On The Rise
Mikko Koivu (C): Despite an overall improvement in the Minnesota offense, Koivu's output on offense stayed close to his career averages in 2012-13. He's never been a prolific goal scorer, but puts up consistent assist totals and power play points (15th in power play assists in the NHL last season). He also played a full season after missing time with injuries the past two seasons. He'll center Minnesota's top line with Zach Parise and Jason Pominville, and there's plenty of value in that.
Jared Spurgeon (D): Spurgeon is a strong passer who saw his output on offense increase last season with 15 points in 39 games. He became a stalwart on the man advantage, averaging 3:31 power play minutes per game and scored seven points there. At age 23, he could continue to improve, as he'll get plenty of minutes on one of Minnesota's top two blue line pairings. He's a real fantasy sleeper.
Two To Watch
Jason Pominville (RW): Pominville was on pace for the lowest offensive output since his rookie season in Buffalo. With the Wild, he was back to form with nine points in 10 games before suffering a concussion, which caused him to miss the final regular season game and part of the playoffs. He says he is fully recovered from the concussion and should have a high-profile role with the Wild, getting lots of power-play time and benefiting from a better environment on offense than late in his Buffalo career.
Charlie Coyle (RW): Coyle had a strong rookie debut with 14 points in 37 games after the Wild acquired him in a pre-season trade with the Sharks. He's a hard-working forward that can deliver scoring and dish the puck when he chooses. He could make a big improvement in his second season as he may cement his role on a top line.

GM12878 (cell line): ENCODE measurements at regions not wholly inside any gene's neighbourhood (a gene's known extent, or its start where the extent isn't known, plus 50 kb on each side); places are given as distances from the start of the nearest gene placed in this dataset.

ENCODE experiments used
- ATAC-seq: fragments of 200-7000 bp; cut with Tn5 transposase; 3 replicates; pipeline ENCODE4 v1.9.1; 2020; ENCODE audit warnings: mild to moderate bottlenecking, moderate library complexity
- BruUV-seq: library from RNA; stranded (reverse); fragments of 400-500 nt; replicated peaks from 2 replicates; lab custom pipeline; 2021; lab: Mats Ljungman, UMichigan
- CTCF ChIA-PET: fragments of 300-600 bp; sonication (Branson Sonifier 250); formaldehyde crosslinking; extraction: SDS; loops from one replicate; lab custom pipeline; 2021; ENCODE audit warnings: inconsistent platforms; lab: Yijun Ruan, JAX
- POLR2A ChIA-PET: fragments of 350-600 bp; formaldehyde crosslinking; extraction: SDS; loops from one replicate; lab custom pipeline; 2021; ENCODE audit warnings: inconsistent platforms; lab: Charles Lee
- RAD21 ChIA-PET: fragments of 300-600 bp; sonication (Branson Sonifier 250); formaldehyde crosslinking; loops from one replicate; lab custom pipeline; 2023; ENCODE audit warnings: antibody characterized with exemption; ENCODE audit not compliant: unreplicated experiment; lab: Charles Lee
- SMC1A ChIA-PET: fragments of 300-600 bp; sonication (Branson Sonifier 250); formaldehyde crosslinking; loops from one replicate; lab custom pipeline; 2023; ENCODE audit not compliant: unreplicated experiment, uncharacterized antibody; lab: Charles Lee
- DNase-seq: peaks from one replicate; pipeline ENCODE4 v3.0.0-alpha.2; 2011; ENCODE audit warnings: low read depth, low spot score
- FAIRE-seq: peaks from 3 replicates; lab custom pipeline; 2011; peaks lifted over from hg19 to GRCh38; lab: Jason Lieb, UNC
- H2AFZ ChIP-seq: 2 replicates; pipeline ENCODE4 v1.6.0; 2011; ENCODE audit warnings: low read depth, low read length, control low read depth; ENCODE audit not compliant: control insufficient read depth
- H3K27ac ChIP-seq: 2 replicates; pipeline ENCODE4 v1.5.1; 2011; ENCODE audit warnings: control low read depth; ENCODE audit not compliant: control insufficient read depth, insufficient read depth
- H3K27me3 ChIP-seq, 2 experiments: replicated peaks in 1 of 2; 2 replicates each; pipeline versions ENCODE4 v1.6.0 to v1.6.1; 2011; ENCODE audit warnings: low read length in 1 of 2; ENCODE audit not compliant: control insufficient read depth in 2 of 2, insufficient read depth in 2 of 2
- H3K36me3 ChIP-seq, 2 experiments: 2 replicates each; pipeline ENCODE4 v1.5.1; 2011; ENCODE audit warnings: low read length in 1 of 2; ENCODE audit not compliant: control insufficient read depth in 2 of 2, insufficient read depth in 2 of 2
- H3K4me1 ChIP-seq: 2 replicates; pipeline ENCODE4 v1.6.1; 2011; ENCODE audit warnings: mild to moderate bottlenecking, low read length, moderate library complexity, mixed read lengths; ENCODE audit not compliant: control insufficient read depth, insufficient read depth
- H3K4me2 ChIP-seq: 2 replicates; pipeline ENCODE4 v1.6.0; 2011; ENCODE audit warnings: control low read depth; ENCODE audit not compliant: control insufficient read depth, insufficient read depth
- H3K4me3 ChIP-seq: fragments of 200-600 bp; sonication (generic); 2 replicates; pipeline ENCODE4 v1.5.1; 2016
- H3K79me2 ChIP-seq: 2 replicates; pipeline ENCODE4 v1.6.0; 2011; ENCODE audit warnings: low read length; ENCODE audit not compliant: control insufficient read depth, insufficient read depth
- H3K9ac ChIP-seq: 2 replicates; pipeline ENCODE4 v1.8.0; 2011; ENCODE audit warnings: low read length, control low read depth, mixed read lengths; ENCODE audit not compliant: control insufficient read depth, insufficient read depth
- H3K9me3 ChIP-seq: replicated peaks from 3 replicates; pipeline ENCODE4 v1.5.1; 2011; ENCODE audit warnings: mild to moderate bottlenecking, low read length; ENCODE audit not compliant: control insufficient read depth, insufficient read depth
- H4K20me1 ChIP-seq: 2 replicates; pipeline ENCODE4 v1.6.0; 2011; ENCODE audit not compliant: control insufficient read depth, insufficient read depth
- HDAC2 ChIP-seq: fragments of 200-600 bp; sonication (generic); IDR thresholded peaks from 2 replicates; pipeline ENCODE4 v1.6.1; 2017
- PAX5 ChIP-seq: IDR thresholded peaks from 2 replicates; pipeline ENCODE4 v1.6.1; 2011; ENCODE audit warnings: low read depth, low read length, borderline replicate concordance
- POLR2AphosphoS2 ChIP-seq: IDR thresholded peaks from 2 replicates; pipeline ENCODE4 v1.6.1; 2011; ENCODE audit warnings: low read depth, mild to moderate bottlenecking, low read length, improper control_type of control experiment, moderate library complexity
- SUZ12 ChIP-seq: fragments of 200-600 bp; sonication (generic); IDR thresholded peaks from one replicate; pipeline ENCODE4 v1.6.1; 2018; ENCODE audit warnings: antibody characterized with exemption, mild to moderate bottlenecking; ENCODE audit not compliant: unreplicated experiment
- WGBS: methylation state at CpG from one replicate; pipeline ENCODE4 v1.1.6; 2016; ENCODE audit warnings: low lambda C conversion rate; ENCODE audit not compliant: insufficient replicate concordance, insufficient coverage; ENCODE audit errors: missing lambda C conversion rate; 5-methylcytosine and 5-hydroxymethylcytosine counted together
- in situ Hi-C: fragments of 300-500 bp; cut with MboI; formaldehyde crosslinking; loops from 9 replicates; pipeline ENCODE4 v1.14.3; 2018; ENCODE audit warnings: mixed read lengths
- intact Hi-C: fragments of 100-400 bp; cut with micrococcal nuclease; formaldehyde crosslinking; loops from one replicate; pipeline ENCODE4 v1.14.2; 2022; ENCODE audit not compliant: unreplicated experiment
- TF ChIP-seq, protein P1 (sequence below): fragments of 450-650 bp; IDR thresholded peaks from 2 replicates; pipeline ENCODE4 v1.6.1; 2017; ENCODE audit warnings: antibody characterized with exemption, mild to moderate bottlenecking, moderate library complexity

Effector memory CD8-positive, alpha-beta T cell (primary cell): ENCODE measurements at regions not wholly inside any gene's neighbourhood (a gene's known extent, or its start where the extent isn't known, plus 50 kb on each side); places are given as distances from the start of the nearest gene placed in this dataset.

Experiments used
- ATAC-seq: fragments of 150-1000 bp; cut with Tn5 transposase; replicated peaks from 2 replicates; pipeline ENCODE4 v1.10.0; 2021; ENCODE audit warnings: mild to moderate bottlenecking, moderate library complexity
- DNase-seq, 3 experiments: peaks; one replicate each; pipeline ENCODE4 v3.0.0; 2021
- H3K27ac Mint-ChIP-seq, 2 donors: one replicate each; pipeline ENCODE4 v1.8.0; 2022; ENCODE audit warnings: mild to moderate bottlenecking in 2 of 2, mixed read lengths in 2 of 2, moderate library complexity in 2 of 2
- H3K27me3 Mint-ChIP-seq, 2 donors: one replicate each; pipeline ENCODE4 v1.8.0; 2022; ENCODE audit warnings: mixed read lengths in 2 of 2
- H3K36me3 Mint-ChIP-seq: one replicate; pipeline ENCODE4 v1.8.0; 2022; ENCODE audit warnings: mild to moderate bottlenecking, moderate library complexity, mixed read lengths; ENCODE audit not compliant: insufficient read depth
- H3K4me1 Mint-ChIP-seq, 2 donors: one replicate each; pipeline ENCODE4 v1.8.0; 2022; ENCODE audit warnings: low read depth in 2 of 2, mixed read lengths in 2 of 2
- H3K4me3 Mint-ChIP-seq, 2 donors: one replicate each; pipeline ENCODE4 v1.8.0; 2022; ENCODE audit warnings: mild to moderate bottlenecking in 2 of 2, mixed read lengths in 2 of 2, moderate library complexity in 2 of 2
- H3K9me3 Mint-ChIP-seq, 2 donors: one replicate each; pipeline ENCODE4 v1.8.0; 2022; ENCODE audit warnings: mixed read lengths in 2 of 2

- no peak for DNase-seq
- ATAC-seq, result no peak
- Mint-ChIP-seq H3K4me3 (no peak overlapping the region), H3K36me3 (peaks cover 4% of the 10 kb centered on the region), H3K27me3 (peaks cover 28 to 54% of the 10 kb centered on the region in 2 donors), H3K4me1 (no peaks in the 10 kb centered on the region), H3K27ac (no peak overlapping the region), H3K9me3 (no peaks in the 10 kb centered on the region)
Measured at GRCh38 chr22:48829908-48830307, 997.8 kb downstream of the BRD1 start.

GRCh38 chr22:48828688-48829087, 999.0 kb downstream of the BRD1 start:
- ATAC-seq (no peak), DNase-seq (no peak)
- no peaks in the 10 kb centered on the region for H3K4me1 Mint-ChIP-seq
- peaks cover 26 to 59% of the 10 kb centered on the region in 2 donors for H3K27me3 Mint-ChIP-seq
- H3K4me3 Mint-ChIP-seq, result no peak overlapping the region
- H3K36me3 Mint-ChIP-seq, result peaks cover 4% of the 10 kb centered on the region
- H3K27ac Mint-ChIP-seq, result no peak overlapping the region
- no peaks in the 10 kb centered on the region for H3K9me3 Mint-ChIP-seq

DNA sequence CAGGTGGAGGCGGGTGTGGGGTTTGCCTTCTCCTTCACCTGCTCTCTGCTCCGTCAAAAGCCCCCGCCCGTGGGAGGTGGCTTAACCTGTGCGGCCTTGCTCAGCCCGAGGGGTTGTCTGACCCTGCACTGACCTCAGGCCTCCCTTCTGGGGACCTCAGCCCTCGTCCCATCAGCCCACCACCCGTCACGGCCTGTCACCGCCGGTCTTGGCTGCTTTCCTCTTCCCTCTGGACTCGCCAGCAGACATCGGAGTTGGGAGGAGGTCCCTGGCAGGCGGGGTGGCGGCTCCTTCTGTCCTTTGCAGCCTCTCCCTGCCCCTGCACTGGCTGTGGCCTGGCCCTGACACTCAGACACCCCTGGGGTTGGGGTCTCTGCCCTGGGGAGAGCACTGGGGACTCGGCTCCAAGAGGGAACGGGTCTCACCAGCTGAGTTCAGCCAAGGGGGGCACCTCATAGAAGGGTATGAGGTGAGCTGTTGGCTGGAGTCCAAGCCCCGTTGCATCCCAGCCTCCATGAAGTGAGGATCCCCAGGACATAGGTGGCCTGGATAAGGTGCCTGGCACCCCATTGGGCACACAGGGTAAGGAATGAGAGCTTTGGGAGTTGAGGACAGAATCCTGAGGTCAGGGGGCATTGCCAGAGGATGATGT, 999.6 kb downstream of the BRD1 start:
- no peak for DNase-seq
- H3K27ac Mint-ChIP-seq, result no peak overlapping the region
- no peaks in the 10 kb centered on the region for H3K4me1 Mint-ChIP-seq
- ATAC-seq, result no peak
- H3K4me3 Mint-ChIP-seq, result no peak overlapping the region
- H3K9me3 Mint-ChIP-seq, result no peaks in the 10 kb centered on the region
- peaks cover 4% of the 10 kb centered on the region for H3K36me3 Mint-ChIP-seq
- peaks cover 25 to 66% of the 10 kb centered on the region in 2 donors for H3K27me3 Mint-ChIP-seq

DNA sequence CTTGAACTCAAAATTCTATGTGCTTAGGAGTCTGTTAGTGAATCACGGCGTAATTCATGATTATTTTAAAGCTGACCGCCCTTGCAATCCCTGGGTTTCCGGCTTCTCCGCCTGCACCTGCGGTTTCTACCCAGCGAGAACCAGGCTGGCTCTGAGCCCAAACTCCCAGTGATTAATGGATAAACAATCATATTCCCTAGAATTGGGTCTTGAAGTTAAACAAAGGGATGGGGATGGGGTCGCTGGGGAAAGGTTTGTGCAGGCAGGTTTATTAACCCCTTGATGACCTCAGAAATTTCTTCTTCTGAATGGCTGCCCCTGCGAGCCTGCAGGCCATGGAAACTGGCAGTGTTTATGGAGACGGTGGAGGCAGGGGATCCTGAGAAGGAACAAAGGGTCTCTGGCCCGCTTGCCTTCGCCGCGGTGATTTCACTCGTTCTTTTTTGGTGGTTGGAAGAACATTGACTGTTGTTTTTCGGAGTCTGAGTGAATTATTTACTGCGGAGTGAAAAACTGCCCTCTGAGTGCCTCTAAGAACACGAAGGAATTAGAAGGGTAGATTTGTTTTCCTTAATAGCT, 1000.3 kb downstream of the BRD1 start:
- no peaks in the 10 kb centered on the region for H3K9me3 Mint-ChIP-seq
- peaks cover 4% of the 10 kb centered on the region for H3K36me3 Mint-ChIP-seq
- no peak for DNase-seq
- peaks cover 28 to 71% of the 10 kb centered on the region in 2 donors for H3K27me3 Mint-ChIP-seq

Dany Heatley (RW): Heatley continues to decline on the offensive end as his points scored per game declined for the fourth consecutive season. He played just 36 games as his season ended in early April due to a dislocated left shoulder. He's just not getting the opportunities as he averaged just 2.3 shots per game after averaging 2.9 shots per game the season before and well over three shots per game earlier in his career. He's long been considered a slow-footed, one-dimensional sniper and age 34, Heater is starting to look old relative to today's NHL. He needs to be on a scoring line and should stay there this season. But don't be surprised by an even quicker erosion in skills.
Josh Harding (G): Harding was diagnosed with multiple sclerosis (MS) before the start of last season and played just five regular season games as he struggled with issues related to the medication he used to treat his condition. However, he returned for the playoffs and started every game after Niklas Backstrom went down with a sports hernia. Harding responded with a solid 2.94 GAA against the eventual Stanley Cup champions. The playoff effort shows he has the skills to remain a top backup and could get more work this season as the Wild looks to reduce Backstrom's workload. However, the unpredictable nature of MS makes any prediction for his season difficult and continues to threaten his career.
Nino Niederreiter (LW): Niederreiter, the No. 5 overall pick in the 2010 NHL Draft, is coming off a season in which he scored 28 goals and 50 points for AHL Bridgeport, but questionably wasn't called up to the NHL by the Isles. Part of the problem may have been issues with the Islanders' management, which likely also spurred a trade to Minnesota for Cal Clutterbuck. The 20-year-old now gets the fresh start he so desired and should get his chance to win a spot on a top three line with the Wild, One word: sleeper.
Mikael Granlund (C): As a superstar in the Finnish Elite League and as the ninth overall pick in the 2010 draft, Granlund entered last season as a favorite for rookie-of-the-year honors. However, his first season playing in North America didn't go as planned as he had just six points in his first 19 games and was sent to the AHL. He returned in April to play six games, but the Wild gave him a smaller role after he was centering a top-three line at the start of the year. Granlund didn't adjust well to the size and physical nature of the NHL and struggled with bad penalties and defensive lapses. He did score 28 points in 29 games in the AHL, so he showed he can produce outside of Sweden. However, he'll need to earn his role with the Wild and he could begin the season in the AHL. At age 21, it's still early enough in his career that he may figure out the NHL game and fulfill last year's hype.